Now, while the console has a very different design language, the controller remains quite the same. And to be honest, I love it. I’ve always been a fan of the layout of the Xbox controller, and the overall grip of the controller has been great throughout the series. While the 360 had the controller that made me fall in love with, it was the Xbox One’s controller that made that love last. And thankfully, the One X has pretty much the same controller. I did experience some extra grip on the controller though, but I’m not sure whether it’s something new, or just the feeling of a new controller. That being said, the controller looks great, feels great, and is a joy to behold. Also, like the Xbox One S, the Xbox One X’s controller also sports the 3.5mm jack for easy connectivity with your 3rd-party chat and gaming headsets.
If you’ve been a user of the Xbox for some time now, you might be familiar with the Metro/Modern UI, or as the company calls it, “Microsoft design language”. Be as it may, the design was a huge success on the Xbox 360 and did carry on to the Xbox One. That being said, Microsoft did release the much anticipated Xbox One dashboard update in October, prior to the One X’s launch. While I didn’t really like it at first, it is undeniably much better than the previous iterations. The Xbox One X comes preloaded with this interface, and it certainly is a pleasure to use. There is obviously a learning curve to this new interface, but overall, it is certainly much snappier than the earlier version.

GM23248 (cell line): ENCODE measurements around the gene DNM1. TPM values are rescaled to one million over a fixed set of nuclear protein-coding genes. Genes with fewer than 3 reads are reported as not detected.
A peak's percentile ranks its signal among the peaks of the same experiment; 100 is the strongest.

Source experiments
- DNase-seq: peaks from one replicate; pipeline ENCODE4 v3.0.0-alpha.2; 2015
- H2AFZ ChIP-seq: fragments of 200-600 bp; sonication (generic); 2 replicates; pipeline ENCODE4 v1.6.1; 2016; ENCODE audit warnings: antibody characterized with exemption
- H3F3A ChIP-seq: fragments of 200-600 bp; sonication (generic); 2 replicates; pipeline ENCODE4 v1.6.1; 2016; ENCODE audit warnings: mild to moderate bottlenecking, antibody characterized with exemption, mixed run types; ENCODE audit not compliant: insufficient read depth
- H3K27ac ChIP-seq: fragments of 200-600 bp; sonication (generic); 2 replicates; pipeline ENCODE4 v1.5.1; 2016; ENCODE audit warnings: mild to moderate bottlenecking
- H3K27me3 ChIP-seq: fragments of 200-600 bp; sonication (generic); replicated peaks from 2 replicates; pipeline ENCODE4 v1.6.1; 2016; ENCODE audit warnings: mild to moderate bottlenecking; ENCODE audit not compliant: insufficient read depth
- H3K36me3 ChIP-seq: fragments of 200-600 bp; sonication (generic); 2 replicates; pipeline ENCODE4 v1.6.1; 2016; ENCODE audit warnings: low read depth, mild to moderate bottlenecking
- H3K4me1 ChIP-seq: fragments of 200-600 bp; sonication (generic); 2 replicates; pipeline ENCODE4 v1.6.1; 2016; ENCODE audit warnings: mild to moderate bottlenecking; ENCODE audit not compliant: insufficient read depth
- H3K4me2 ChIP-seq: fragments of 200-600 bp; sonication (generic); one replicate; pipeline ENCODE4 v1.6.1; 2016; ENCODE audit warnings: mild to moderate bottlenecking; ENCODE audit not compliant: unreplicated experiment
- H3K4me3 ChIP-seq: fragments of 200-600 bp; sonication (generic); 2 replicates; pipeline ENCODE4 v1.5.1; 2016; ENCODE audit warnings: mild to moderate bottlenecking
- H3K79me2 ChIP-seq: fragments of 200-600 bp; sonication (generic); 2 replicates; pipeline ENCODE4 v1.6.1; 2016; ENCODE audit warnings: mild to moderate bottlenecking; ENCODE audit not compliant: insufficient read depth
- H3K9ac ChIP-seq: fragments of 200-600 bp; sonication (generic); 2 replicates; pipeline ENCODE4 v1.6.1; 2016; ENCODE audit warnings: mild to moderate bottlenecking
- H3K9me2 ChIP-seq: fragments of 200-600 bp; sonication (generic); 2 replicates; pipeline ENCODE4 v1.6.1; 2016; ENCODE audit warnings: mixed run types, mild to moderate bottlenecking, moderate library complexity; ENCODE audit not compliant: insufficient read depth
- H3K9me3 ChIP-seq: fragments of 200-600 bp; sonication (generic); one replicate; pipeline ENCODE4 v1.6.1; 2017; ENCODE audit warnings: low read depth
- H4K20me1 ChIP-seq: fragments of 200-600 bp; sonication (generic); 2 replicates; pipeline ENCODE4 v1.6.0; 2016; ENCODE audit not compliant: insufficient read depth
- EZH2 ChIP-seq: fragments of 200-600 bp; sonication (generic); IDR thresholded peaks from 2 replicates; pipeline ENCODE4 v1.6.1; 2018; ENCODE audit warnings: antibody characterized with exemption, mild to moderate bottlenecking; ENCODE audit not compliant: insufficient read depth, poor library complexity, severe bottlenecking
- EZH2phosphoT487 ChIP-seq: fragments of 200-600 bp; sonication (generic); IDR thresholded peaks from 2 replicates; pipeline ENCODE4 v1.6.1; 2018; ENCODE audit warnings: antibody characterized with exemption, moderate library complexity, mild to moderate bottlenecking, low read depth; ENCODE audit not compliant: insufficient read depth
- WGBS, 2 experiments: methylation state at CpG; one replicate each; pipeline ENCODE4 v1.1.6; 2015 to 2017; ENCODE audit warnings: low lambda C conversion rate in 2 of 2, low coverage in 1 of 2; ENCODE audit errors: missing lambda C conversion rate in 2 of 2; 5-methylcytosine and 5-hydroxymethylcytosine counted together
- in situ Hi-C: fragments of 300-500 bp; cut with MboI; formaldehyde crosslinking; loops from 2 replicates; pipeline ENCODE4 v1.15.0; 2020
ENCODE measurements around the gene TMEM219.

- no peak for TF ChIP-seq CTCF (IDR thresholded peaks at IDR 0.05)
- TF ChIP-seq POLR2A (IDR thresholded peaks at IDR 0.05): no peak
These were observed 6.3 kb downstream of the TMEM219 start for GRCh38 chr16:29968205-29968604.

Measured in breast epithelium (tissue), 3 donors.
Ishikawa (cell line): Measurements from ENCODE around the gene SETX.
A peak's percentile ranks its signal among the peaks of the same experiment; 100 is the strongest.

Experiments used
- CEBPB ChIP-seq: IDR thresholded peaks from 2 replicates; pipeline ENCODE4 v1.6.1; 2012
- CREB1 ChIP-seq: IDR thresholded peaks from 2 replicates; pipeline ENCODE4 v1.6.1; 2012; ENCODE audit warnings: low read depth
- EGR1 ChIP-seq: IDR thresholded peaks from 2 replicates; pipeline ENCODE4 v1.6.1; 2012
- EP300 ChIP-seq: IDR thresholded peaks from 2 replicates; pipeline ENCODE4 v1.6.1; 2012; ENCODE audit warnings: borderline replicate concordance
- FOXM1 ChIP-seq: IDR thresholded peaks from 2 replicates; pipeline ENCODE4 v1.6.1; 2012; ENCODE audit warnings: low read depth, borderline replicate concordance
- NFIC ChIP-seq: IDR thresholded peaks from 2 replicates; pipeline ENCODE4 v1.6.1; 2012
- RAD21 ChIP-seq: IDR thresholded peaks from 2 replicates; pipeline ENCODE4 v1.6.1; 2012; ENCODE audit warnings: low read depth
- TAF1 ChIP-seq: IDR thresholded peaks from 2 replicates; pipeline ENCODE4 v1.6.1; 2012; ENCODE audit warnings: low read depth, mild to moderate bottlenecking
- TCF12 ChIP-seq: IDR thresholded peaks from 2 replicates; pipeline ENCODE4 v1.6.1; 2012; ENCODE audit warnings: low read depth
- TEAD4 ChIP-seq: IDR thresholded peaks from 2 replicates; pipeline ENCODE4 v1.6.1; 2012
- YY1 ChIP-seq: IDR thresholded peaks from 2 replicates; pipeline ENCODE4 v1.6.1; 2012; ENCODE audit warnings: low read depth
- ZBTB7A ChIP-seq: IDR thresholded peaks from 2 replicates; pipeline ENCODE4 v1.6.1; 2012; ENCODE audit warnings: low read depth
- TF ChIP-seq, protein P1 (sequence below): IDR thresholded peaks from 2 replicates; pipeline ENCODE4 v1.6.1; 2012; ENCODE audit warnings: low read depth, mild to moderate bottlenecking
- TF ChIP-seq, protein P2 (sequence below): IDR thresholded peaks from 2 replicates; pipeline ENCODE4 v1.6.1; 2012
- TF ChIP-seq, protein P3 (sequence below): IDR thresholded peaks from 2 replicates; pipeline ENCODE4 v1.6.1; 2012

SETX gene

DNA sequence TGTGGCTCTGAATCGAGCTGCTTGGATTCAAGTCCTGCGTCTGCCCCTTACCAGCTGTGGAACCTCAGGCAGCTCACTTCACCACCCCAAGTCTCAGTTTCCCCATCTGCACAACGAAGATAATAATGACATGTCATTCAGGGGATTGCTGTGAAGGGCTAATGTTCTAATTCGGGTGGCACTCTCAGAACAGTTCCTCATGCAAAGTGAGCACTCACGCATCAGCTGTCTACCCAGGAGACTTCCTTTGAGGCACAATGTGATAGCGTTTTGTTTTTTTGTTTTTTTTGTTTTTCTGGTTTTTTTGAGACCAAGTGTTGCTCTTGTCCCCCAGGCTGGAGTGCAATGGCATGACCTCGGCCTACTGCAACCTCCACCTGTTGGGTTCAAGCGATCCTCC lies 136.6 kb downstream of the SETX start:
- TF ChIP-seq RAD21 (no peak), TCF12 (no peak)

One can access the game library and various other menus, and the sidebar actually makes much more sense now. I did happen to notice slight lags while downloading the games, and trying to browse through multiple tabs quickly. Also, another weird issue I faced was the ridiculously large font size on the WiFi settings menu. That being said, these were just minor hiccups and nothing that would actually destroy one’s overall experience. But, just a side note, as someone who earns his bread by writing how-to’s and tips & tricks, I would have really appreciated if Microsoft would have finally given us the ability to capture menu screenshots, without having to resort to an external solution such as a capture card.